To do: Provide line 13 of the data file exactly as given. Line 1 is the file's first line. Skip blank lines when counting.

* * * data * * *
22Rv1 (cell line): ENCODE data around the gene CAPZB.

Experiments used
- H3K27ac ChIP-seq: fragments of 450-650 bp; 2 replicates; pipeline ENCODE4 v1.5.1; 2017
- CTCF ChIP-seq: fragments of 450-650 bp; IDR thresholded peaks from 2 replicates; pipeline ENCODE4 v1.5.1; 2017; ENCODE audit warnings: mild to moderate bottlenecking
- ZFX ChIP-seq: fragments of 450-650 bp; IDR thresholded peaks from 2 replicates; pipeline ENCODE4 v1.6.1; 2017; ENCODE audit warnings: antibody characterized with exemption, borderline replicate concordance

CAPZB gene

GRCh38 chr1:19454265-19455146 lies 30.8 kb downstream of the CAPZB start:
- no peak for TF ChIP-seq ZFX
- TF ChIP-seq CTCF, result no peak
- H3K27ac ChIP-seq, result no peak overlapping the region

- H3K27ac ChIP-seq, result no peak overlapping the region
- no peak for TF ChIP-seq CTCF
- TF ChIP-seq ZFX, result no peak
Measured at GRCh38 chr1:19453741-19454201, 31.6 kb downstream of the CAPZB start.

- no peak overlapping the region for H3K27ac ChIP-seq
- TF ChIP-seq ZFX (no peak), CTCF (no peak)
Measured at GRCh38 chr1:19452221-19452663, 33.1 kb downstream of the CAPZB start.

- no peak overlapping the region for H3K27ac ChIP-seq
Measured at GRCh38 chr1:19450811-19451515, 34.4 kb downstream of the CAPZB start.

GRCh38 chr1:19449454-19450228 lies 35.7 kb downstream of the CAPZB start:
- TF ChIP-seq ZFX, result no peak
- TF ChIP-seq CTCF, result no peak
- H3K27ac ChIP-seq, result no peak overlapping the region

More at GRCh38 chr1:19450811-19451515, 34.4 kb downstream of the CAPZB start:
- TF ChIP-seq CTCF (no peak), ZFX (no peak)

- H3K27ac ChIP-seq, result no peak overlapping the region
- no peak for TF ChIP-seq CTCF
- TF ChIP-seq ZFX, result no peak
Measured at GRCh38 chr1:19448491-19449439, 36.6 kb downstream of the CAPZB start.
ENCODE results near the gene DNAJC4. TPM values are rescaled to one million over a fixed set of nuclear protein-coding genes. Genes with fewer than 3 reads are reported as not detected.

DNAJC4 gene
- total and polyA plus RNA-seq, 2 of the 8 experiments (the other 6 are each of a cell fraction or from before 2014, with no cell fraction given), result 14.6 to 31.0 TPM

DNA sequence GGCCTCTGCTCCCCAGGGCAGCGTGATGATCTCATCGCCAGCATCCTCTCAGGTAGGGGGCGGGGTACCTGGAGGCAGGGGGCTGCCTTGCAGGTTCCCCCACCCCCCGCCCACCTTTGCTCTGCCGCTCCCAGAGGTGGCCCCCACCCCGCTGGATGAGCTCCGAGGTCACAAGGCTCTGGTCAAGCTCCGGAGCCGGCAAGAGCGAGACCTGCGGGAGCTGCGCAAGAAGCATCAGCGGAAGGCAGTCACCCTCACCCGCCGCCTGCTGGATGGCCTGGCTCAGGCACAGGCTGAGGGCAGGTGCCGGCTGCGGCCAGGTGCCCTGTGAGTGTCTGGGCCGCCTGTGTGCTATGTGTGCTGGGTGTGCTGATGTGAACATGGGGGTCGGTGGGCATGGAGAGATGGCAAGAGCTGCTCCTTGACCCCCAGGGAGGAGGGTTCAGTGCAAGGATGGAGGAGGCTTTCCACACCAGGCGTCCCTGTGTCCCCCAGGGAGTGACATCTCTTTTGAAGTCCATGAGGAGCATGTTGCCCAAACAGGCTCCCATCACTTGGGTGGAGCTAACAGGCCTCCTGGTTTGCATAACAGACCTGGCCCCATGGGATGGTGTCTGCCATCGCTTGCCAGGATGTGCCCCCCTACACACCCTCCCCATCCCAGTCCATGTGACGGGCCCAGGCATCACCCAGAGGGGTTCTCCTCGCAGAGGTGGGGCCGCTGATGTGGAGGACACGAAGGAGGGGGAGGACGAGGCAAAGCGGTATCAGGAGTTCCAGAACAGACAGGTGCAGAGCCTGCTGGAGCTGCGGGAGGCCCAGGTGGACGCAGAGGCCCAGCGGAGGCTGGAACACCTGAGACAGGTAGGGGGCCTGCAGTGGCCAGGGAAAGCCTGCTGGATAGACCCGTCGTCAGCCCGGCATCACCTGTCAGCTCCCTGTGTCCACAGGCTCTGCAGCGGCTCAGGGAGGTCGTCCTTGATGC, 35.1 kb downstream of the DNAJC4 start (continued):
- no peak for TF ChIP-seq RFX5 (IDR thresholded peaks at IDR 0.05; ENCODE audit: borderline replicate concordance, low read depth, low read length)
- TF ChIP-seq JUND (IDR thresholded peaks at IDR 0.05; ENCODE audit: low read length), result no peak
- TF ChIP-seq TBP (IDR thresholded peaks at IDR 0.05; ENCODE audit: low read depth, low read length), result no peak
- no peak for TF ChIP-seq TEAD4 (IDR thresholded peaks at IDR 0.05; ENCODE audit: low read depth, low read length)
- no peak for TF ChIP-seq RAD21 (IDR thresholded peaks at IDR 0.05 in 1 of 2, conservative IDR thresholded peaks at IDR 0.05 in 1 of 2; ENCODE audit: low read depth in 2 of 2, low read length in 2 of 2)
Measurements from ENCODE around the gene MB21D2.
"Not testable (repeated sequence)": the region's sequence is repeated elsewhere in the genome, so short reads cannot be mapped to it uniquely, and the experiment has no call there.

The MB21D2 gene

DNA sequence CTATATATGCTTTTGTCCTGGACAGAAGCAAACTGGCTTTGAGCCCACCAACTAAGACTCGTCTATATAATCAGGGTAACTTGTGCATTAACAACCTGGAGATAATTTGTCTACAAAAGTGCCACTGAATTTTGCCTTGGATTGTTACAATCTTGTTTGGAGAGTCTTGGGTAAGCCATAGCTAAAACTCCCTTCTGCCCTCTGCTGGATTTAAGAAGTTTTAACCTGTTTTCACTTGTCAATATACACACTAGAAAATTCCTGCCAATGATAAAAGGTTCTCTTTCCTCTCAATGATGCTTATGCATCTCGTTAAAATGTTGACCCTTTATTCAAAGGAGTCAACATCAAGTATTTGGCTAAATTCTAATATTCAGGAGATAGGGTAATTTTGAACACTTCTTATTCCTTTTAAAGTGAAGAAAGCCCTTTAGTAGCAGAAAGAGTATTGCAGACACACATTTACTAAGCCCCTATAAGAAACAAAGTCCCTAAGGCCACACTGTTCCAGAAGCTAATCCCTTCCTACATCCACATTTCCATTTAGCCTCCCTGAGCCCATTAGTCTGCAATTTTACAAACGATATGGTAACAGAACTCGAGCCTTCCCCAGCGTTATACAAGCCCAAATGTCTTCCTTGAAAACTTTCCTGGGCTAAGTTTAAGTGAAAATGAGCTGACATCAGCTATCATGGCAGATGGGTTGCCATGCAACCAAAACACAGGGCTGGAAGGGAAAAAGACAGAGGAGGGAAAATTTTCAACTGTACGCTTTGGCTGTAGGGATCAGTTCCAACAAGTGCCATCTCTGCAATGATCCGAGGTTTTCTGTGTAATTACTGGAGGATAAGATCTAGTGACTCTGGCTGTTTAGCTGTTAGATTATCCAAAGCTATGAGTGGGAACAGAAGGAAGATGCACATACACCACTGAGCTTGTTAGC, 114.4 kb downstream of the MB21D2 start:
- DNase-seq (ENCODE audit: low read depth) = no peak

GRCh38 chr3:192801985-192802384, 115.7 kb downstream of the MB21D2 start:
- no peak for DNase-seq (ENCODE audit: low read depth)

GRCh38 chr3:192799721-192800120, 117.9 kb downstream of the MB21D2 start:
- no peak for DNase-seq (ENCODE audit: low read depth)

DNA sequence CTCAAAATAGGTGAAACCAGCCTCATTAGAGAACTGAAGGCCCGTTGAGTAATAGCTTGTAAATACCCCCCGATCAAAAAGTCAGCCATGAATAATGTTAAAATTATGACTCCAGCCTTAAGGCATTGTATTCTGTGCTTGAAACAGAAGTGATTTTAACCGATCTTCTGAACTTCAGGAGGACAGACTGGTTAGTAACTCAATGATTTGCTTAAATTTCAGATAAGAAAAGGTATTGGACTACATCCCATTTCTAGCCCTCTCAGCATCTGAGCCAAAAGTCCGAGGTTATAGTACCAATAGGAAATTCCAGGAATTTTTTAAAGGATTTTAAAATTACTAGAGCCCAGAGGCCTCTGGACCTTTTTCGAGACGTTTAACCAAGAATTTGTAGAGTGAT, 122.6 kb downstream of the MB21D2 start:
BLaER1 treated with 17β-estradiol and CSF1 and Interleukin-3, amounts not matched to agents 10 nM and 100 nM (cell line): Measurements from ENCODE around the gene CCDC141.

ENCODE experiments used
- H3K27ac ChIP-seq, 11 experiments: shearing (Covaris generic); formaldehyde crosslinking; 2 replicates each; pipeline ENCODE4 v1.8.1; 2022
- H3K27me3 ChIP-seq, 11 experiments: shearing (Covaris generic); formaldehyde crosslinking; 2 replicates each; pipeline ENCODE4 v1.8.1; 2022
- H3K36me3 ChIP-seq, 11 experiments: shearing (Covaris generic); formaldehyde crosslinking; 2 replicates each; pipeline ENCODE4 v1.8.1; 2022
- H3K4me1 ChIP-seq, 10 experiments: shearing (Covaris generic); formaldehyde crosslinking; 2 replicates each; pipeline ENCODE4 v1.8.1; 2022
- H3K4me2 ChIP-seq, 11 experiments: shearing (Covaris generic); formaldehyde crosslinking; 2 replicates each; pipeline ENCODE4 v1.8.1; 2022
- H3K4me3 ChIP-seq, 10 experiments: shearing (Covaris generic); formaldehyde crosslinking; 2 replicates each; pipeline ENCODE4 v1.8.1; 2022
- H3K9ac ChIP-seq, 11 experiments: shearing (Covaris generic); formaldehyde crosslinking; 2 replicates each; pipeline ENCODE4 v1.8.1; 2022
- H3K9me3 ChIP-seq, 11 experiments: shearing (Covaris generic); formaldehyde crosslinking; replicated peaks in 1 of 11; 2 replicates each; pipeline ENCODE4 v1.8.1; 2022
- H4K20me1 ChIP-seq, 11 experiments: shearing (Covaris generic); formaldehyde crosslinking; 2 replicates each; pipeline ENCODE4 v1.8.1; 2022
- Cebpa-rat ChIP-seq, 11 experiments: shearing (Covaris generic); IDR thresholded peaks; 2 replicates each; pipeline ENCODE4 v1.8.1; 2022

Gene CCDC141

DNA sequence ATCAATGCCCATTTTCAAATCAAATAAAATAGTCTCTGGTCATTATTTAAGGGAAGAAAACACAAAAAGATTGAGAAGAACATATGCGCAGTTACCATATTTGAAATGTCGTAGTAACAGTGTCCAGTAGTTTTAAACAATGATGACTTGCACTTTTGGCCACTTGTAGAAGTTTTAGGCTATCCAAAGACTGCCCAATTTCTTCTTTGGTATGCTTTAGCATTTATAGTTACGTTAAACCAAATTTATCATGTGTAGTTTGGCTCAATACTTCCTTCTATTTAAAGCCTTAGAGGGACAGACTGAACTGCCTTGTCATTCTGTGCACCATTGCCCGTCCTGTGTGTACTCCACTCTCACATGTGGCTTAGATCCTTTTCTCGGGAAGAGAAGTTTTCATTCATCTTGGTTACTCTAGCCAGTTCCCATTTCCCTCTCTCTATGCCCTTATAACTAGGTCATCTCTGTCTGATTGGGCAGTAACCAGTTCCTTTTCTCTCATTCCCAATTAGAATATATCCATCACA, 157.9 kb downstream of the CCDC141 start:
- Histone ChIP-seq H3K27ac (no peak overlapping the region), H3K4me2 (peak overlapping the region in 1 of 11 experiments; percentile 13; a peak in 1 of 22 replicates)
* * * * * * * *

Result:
- TF ChIP-seq ZFX, result no peak